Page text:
Want to reach zero-emissions? The answer might lie in biosolids

Published 24 July 2017

Seedlings planted out on windrows of composted biosolids
Biosolids – that carbon-rich by-product of wastewater treatment – has gained attention as a potential solution to offset carbon emissions through sequestration. But is using it for carbon storage in soil the best application of this resource?

“We are already using biosolids in agriculture, but some in the water industry are curious if we can detect the carbon in soil, and if yes, can we generate carbon credits for that,” said Norman Goh, a PhD candidate studying wastewater biosolids at the University of South Australia. 

To know if this was a viable option, Goh first had to test if current methods are effective in both storing carbon in soil and measuring that carbon over long periods of time. A proper investigation of its efficacy would “take decades of monitoring”, he said, so much of his research relied on literature reviews and his own field tests. 

Biosolids are commonly used as fertilisers for agriculture, and Goh and his team focused their efforts on collecting soil cores from seven farms actively utilising biosolids. Each soil core had to be 30cm deep, and over the seven farms, this equated to approximately 150kg of samples.

From the start, he sensed that there would be barriers to this method. 

“Ideally, you would apply the biosolids to something like an empty pasture and then leave it undisturbed for several years. However, we investigated actively farmed fields because that is where the majority of the biosolids are applied,” Goh said. 

“There’s always something going on in an active farm field … there’s a lot of movement in the soil from operations like seeding and harvesting, which creates variability.

“We knew about these barriers going in. However, no one has tried to measure carbon stored in farm soil like this before, so we knew we had to try.”

Because this is an expensive and labour intensive process, Goh said a worthwhile result would be finding at least 6g of carbon within each core sample, or one and a half teaspoons, to prove the viability of carbon sequestration in soil. 

Currently, farms will apply about 30g of dried biosolids per A4-sized area of land, or between five and six teaspoons – “just a sprinkling”, Goh said. 

However, to reliably measure carbon, given the limitations in current methods, you need to apply at the very least about a stubby’s worth of dried biosolids per A4-sized area of land, or about 400g. 

“To put that in perspective, a medium-sized farm plot – about 40 hectares – would require just under 7 million stubbies-worth of dried biosolids. Trucking that around doesn’t make sense economically or environmentally, and from a nutrient point of view it’s overkill” he said.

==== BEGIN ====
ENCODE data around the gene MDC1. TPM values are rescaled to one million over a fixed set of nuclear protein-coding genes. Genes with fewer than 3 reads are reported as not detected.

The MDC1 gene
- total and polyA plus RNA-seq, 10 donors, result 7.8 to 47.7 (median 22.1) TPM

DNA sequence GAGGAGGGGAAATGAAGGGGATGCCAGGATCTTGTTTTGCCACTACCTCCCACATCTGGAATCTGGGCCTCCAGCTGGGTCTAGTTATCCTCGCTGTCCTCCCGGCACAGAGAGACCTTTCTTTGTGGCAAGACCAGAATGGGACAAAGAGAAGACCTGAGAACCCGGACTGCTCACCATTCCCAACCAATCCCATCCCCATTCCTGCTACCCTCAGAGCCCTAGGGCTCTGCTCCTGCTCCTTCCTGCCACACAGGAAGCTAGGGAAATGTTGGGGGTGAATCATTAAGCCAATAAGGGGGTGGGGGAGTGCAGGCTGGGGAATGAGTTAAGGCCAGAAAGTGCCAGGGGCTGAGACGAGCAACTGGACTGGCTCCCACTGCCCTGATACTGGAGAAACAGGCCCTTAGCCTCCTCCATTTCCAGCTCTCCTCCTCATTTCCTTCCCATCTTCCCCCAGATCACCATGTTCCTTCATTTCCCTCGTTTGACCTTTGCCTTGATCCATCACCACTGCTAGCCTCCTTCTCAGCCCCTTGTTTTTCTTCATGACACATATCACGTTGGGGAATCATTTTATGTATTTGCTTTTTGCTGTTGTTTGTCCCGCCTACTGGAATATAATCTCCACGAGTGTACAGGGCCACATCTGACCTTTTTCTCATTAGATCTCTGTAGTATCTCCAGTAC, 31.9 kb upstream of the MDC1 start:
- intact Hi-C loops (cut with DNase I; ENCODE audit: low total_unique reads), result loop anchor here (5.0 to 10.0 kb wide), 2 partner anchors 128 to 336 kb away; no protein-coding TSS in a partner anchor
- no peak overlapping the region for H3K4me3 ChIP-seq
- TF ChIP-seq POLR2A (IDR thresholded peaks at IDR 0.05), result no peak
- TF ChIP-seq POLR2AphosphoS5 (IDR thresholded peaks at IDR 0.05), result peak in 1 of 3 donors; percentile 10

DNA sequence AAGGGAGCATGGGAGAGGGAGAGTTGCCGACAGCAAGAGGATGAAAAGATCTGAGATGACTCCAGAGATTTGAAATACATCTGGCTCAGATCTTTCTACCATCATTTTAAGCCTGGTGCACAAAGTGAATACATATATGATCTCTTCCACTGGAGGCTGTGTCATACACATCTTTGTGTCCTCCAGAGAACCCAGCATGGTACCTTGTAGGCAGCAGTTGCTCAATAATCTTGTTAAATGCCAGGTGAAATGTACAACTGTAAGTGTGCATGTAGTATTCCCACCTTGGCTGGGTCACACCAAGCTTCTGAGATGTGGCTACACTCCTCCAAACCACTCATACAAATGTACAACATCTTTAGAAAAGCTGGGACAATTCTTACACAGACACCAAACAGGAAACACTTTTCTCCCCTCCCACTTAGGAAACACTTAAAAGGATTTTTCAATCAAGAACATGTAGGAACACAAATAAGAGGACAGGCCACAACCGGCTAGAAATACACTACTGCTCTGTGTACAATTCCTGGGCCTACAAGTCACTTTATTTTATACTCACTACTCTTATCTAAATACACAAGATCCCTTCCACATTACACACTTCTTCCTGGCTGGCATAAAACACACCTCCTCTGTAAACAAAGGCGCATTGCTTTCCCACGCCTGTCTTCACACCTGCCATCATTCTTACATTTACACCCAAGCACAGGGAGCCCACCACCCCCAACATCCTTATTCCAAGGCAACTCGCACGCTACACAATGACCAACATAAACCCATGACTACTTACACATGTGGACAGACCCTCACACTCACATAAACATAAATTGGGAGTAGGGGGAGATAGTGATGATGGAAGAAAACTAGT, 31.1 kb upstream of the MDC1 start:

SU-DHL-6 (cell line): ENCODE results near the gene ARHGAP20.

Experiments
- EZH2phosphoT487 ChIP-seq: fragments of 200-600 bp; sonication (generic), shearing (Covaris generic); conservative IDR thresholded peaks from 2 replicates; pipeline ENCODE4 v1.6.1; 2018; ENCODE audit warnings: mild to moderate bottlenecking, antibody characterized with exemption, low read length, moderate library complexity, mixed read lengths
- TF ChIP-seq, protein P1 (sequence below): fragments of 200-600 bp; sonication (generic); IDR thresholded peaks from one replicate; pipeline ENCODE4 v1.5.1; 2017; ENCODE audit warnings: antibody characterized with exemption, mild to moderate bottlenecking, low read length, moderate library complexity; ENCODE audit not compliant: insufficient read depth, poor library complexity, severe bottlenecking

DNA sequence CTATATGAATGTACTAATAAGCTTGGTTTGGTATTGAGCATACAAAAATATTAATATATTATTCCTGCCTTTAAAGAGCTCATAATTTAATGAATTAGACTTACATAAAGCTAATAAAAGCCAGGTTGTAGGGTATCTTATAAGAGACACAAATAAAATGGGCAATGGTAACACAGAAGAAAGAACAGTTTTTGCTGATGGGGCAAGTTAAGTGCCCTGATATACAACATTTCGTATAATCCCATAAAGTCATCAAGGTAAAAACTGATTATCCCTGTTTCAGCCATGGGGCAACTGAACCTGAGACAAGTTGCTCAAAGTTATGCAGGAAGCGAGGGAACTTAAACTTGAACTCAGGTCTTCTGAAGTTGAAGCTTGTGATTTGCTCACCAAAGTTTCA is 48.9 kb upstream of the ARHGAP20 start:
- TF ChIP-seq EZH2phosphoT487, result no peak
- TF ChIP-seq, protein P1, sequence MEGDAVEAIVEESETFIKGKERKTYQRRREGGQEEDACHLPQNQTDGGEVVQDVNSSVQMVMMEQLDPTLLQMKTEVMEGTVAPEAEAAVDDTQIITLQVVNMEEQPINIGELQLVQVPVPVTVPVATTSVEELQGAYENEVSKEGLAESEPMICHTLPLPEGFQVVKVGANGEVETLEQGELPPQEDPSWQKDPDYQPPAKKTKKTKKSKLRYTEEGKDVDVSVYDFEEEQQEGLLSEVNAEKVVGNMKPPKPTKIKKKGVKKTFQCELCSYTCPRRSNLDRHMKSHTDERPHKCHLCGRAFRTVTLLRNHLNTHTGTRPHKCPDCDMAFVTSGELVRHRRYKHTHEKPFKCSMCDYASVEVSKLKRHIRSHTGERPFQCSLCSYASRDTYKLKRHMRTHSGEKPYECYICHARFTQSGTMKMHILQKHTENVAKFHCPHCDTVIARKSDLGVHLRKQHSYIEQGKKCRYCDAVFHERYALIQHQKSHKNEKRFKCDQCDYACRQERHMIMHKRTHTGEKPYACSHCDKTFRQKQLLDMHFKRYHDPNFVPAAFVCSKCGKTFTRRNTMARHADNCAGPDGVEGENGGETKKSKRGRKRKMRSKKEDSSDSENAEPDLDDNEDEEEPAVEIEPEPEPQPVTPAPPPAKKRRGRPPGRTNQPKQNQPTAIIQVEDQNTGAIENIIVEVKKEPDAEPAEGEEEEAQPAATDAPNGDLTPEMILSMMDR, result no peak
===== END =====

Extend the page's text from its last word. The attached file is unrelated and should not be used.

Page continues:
His research found that as current methods stand, carbon sequestration in soil through biosolids is not a viable option.  

“It’s a bit of a bummer. On paper the idea looks good, but in practice carbon sequestration runs up against economic limitations, policy gaps, and lagging science and technology,” Goh said. 

“Effective carbon policy supported by science is critically important in this area and more work needs to be done with regard to gaining appropriate support for research in this area.”

However, biosolids still have a role to play in bringing utilities closer to a zero-emissions future. 

“If you want to generate carbon credits, a more feasible option is to look at the nutrients and see how much carbon-intensive chemical fertiliser we are offsetting with the use of biosolids,” Goh said. 

Part of this transition requires biosolids to go from being viewed as a by-product of wastewater treatment to a valuable product in and of itself. 

“A highly optimised wastewater treatment plant would produce fewer biosolids, and those it does produce would have a higher concentration of nutrients as a result of optimised biogas production,” Goh said. 

“This fits well with making wastewater treatment plants low-emissions because the carbon that would end up in biosolids is being consumed to produce more biogas, which in turn offsets the use of energy from fossil fuels. Additionally, if you apply nutrient-enriched biosolids to farmland as fertiliser, you’ll offset the use of chemical fertilisers, which are energy intensive to produce and can pollute waterways in the form of runoff.”

There is appetite for this in the water industry, and more can be done to catalyse the movement, said Goh.

“In the future carbon sequestration in biosolids might be possible, but right now you get more bang for your buck focusing on the nutrient aspect of it, which is easier to quantify than trying to measure carbon levels in soil,” he said. 

“In the short to mid term, nutrients are the way to go. However, in the long term, carbon should always be at the back of your mind.”
 
This research was supported by the CRC for Low Carbon Living Ltd. (project RP2008) whose activities are supported by the Cooperative Research Centres program, an Australian Government initiative. More information on biosolids CRC project RP2008 can be found here. For further information on this research, please contact Dr Michael Short or Professor Chris Saint.